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Church opens in former Valley union hall

LORDSTOWN — Congregation members of Harvest Point Church met for the first time at their new location July 19 at the former United Auto Workers union hall off Salt Springs Road.

The church, which previously met in a storefront in a plaza off Tod Avenue, was looking for a new site because of growing membership. It bought the UAW building earlier this year.

Liz Henle, an elder of the congregation, said work was done to prepare the new location for the church but because of the coronavirus pandemic, the members could not get together until mid-July.

“That was our first time here because of the safety precautions,” Henle said.

Interim Pastor Garry Bates said services have been held remotely via Zoom videoconference and continue to be held that way for people who do not feel comfortable meeting in person. Those who want can attend 10 a.m. Sundays.

“We have always wanted our own facility. We were going to purchase 25 acres off Route 45 and build a church there, but this location became available. We were able to get this building for a lot less than what it would have cost us building a church at the other site,” Henle said.

The church purchased 6 acres of the 42 acres up for sale on Salt Springs Road by United Auto Workers Local 1112 for $400,000.

Harvest Point has worshipped and met at 6100 Tod Ave., the Lordstown Plaza strip mall that also contains a sub shop and pizza parlor, for several years, but had outgrown the space and actively was looking for larger accommodations. There often are 60 people in attendance, she said.

“We could not do as much outreach at that location that we would have wanted to. We did hold events such as a luau at the park when we were there,” Henle said.

Bates said the new location has a large pavilion and play area outside as well as a large room inside for the worship service.

“There was limited room to grow at the other location. This has the space we need,” he said.

He said the congregation came to Lordstown from the Newton Falls Church of God 19 years ago with a vision of starting a new church.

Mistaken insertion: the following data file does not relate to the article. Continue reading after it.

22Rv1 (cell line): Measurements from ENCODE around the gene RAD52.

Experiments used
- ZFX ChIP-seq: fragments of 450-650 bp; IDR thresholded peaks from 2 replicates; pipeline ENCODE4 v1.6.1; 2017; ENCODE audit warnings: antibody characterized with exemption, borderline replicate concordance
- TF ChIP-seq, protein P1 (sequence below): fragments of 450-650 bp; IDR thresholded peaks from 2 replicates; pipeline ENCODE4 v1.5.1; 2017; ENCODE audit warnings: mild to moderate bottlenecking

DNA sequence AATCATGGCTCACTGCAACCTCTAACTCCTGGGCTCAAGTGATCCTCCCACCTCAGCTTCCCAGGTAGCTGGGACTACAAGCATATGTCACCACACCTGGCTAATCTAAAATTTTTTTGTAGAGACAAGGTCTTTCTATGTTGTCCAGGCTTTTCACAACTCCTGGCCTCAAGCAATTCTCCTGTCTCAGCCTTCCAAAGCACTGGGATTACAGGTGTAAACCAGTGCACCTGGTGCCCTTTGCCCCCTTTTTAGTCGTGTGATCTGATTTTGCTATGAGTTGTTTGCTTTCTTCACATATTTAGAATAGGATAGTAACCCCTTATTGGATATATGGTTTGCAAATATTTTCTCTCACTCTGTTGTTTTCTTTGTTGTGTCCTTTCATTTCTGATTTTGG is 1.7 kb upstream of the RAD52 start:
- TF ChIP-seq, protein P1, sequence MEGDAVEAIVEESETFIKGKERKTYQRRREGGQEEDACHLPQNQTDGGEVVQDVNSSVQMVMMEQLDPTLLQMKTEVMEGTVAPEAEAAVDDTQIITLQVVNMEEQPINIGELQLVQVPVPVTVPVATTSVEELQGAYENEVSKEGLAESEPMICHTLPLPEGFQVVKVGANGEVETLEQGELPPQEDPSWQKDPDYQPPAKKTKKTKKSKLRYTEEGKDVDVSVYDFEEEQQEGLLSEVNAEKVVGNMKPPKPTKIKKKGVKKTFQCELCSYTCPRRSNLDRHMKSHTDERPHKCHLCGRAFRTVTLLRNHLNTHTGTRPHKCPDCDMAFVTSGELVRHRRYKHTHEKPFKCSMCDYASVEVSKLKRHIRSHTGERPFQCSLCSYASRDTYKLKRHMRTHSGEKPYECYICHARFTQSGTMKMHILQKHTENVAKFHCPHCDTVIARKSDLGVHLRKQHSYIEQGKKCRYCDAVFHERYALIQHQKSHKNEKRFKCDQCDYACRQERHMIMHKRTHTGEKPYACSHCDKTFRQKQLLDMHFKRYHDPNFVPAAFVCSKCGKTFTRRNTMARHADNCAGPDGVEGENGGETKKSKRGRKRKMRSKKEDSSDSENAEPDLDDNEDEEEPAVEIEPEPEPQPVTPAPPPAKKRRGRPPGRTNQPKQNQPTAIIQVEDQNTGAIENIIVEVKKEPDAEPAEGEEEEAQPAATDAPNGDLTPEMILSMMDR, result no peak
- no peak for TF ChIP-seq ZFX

“We are glad to move in here and get the feel of the new location,” Henle said, noting some painting work and remodeling was done before moving in.

Henle said an official ribbon-cutting will be held when the pandemic situation changes.

Harvest Point worked with Platz Realty and FNB bank to buy and finance its new sanctuary. The former union hall at 2121 Salt Springs Road was built in 1975.

The remaining 35-plus acres remain for sale. It is zoned industrial.

bcoupland@tribtoday.com

Church opens in former Valley union hall

LORDSTOWN — Congregation members of Harvest Point Church met for the first time at their new location July 19 at the former United Auto Workers union hall off Salt Springs Road.

The church, which previously met in a storefront in a plaza off Tod Avenue, was looking for a new site because of growing membership. It bought the UAW building earlier this year.

Liz Henle, an elder of the congregation, said work was done to prepare the new location for the church but because of the coronavirus pandemic, the members could not get together until mid-July.

“That was our first time here because of the safety precautions,” Henle said.

Interim Pastor Garry Bates said services have been held remotely via Zoom videoconference and continue to be held that way for people who do not feel comfortable meeting in person. Those who want can attend 10 a.m. Sundays.

“We have always wanted our own facility. We were going to purchase 25 acres off Route 45 and build a church there, but this location became available. We were able to get this building for a lot less than what it would have cost us building a church at the other site,” Henle said.

The church purchased 6 acres of the 42 acres up for sale on Salt Springs Road by United Auto Workers Local 1112 for $400,000.

Harvest Point has worshipped and met at 6100 Tod Ave., the Lordstown Plaza strip mall that also contains a sub shop and pizza parlor, for several years, but had outgrown the space and actively was looking for larger accommodations. There often are 60 people in attendance, she said.

“We could not do as much outreach at that location that we would have wanted to. We did hold events such as a luau at the park when we were there,” Henle said.

Bates said the new location has a large pavilion and play area outside as well as a large room inside for the worship service.

“There was limited room to grow at the other location. This has the space we need,” he said.

He said the congregation came to Lordstown from the Newton Falls Church of God 19 years ago with a vision of starting a new church.

“We are glad to move in here and get the feel of the new location,” Henle said, noting some painting work and remodeling was done before moving in.

Henle said an official ribbon-cutting will be held when the pandemic situation changes.

Harvest Point worked with Platz Realty and FNB bank to buy and finance its new sanctuary. The former union hall at 2121 Salt Springs Road was built in 1975.

The remaining 35-plus acres remain for sale. It is zoned industrial.

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